Put your hand up if you’ve ever heard the phrase “Death by PowerPoint”. Of course you have; there’s nothing worse for a speaker or the audience.
The slow demise of an audience’s expectations among the clutter of interminable slides with a million bullet points, being read out by a speaker who thinks you’re unable to read them yourself.
Death by PowerPoint can often lead to the death of an event. Fear no longer, though; I’m here to give you the cure with a simple 3-point plan.
1. Don’t Shoot Yourself or Your Audience
Our first secret is to stop using bullet points all together. They really serve no useful function for the speaker. At best, they simply distract the audience from your speech. Are they listening to you, or making notes? They can’t do both properly.
Restrict yourself to making one main point per slide. After all, you’re supposed to be making a point, not writing an essay.
2. Less is More
Architect Ludwig Mies van der Rohe adopted the motto “Less is more” and it has since become the rallying cry of graphic designers the world over. A basic principle of design is to start with a blank page and only add anything that does a job. Anything else is pointless clutter.
The second secret is therefore to use only one image per slide. It will give you much greater impact and your message will therefore have more power. A cluttered slide = cluttered thinking, and there’s no room for that in any presentation worth hearing.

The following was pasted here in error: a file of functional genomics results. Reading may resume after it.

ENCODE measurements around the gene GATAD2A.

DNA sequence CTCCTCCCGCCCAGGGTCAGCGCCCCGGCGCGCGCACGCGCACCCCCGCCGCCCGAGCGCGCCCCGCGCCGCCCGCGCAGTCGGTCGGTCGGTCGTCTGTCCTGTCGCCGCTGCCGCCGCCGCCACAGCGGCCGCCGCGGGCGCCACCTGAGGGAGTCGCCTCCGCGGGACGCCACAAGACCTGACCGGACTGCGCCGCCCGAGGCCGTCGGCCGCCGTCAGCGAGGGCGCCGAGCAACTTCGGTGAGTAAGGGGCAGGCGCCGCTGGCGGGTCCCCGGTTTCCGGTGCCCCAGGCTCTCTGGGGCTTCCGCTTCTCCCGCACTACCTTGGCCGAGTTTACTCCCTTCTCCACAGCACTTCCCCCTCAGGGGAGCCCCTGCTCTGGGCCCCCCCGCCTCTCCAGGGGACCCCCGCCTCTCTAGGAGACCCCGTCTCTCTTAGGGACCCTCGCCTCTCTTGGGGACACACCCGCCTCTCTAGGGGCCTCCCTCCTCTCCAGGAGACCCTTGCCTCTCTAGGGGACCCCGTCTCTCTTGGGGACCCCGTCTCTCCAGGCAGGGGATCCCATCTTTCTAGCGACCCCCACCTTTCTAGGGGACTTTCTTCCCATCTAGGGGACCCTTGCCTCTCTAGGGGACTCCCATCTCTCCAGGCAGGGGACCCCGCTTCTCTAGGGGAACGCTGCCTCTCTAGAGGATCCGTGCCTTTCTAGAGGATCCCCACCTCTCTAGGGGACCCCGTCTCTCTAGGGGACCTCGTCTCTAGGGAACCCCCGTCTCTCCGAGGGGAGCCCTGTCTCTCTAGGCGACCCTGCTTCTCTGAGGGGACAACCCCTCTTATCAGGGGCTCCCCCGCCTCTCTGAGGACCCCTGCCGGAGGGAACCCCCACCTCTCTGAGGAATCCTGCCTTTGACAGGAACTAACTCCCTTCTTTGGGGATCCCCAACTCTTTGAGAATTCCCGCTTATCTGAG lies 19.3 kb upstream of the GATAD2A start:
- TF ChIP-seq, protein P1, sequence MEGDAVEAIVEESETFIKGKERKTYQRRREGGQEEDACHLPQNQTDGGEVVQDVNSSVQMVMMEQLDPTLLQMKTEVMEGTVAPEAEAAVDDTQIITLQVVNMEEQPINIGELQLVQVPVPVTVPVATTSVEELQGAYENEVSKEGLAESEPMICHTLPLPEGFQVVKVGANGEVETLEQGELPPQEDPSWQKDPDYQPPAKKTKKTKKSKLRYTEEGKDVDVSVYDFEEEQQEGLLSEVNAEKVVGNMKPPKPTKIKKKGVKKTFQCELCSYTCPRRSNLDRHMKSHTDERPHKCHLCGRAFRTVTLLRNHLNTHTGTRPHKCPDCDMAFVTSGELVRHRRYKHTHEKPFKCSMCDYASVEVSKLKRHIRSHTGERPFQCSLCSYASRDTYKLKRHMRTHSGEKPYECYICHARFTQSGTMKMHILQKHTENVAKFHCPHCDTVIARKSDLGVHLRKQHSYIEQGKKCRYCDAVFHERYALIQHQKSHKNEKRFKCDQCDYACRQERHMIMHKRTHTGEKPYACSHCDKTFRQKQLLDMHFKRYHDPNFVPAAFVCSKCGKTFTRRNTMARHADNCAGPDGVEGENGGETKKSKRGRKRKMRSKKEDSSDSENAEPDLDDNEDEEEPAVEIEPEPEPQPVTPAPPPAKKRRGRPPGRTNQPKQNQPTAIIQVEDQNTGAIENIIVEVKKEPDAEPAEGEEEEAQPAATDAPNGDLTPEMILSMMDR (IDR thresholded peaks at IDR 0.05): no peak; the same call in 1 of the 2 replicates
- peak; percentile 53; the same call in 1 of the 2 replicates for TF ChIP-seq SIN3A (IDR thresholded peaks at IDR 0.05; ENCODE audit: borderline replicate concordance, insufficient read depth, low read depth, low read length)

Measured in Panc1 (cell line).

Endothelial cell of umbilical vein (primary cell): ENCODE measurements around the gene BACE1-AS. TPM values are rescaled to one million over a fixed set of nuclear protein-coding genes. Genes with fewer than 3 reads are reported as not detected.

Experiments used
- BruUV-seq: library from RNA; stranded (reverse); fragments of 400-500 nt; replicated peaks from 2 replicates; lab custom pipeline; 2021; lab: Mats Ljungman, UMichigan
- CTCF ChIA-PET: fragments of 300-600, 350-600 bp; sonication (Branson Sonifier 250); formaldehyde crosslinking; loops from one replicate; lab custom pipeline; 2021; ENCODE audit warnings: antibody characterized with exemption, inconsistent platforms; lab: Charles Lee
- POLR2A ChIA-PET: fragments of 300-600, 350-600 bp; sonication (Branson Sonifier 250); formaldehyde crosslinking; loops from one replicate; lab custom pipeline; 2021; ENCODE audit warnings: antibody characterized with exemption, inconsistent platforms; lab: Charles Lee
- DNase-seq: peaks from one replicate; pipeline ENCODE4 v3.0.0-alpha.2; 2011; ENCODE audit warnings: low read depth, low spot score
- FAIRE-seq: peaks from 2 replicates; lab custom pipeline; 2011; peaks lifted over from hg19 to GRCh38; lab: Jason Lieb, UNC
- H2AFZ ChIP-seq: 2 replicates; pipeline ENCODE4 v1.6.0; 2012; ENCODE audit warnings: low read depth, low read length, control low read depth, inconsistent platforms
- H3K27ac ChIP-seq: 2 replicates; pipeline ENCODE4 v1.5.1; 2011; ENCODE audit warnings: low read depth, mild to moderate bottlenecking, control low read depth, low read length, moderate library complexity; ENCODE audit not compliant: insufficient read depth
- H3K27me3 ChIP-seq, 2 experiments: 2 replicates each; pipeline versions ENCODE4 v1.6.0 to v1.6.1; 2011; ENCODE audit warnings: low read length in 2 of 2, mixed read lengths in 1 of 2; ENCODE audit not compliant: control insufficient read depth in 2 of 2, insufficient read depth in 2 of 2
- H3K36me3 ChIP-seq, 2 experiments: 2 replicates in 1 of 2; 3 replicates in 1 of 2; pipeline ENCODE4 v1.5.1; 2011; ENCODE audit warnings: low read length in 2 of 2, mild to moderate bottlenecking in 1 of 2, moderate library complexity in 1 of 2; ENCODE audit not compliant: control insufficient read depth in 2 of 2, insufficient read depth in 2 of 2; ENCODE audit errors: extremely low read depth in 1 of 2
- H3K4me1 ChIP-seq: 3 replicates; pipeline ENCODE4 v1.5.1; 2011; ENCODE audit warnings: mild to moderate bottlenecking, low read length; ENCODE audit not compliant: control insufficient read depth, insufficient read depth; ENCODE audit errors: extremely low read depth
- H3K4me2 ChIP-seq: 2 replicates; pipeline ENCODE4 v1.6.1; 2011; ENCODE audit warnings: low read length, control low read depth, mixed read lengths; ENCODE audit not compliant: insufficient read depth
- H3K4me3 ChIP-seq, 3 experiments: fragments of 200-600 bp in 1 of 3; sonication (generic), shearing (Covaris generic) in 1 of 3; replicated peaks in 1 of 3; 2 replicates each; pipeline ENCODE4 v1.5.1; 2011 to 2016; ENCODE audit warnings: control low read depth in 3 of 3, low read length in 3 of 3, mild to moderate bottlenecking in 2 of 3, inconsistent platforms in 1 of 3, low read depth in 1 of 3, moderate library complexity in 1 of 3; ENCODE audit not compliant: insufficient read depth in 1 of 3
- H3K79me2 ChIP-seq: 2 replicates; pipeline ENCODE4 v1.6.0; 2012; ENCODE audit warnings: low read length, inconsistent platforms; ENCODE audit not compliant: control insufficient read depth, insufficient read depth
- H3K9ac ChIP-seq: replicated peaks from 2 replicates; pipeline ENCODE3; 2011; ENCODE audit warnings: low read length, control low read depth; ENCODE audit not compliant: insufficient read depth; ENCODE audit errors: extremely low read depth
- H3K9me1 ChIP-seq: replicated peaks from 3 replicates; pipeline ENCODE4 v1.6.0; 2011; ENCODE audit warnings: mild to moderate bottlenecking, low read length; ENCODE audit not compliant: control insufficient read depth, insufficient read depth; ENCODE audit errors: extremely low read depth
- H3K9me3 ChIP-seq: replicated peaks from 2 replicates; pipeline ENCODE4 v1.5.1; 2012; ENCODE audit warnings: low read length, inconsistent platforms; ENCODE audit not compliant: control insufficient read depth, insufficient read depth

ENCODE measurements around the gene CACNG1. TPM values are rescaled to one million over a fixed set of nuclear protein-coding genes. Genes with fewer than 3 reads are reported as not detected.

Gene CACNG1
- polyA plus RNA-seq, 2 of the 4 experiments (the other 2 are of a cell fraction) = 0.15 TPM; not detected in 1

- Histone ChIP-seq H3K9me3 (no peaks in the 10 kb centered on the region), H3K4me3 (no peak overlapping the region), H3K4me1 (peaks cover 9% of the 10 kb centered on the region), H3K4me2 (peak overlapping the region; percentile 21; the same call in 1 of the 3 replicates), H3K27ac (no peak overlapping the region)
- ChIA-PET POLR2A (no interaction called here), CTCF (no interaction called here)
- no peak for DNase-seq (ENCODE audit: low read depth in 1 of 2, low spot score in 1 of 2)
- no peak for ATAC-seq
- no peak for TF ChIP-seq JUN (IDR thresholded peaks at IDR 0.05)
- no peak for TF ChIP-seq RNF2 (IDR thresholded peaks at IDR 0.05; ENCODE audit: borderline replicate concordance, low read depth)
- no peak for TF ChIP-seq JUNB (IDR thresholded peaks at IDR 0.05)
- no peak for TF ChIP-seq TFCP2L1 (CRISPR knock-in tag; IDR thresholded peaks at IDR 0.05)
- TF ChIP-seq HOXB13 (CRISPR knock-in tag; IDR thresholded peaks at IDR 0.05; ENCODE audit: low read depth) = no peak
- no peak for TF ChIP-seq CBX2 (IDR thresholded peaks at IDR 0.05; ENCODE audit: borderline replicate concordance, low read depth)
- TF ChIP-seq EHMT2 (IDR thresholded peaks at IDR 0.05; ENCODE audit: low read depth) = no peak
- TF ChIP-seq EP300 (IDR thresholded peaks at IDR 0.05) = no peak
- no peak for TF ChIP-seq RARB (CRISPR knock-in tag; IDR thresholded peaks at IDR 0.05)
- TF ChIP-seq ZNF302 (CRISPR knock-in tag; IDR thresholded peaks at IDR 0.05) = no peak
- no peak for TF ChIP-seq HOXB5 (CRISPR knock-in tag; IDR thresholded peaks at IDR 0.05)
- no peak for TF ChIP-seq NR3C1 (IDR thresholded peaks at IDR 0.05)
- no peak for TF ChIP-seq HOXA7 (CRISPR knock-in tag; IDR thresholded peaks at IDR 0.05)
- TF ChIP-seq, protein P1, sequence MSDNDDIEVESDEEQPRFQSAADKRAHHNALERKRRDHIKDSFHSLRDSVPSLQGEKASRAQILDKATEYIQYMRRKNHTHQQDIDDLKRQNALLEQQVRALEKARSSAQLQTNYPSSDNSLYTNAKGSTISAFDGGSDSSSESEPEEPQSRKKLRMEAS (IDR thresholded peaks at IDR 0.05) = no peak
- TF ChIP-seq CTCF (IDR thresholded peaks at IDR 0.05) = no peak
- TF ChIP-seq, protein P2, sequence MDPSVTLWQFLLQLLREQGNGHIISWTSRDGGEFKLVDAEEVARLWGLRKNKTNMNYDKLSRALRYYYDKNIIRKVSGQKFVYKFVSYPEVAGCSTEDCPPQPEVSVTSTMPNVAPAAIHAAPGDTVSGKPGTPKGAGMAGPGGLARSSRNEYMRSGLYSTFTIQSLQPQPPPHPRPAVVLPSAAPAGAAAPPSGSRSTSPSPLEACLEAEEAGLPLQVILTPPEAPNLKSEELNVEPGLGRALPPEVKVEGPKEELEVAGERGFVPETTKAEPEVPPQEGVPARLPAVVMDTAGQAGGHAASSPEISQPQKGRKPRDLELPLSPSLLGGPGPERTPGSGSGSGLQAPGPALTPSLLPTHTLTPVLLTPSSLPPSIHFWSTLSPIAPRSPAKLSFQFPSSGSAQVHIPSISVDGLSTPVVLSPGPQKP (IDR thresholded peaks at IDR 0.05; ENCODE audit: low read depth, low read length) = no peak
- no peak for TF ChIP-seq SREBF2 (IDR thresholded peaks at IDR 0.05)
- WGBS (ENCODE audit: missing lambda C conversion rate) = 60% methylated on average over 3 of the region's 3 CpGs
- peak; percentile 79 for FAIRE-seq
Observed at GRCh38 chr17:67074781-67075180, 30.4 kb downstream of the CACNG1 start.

3. Surprise Your Audience
There’s nothing better than opening your presents on your birthday and discovering what friends and relatives have given you, specially when you find tons of plantwear jewelry inside those gift boxes. Of course, one of the best things about it is knowing that they’ve gone to the trouble of choosing something for you. You remember them for it.
If you want your audience to remember you, include a surprise. Give them the best gift a speaker can give their audience: something new or surprising. It may be a new idea, or a fact they weren’t aware of. Maybe it’s a new perspective you can share with them.
Whatever it is that you choose to give them, there is one thing that is certain. If you can give your audience that sudden revelation of understanding and clarity that inspires them, they will not forget your message.
Re-animate Your Slides
There really is no need to suffer from death by PowerPoint ever again. Just follow the 3-point plan:
1. Never use bullet points
2. De-clutter your slides
3. Surprise your audience
If you’ve been guilty of overloading your slides with bullet points or multiple images it’s time to re-animate your slides, because a dead audience is no use to anyone.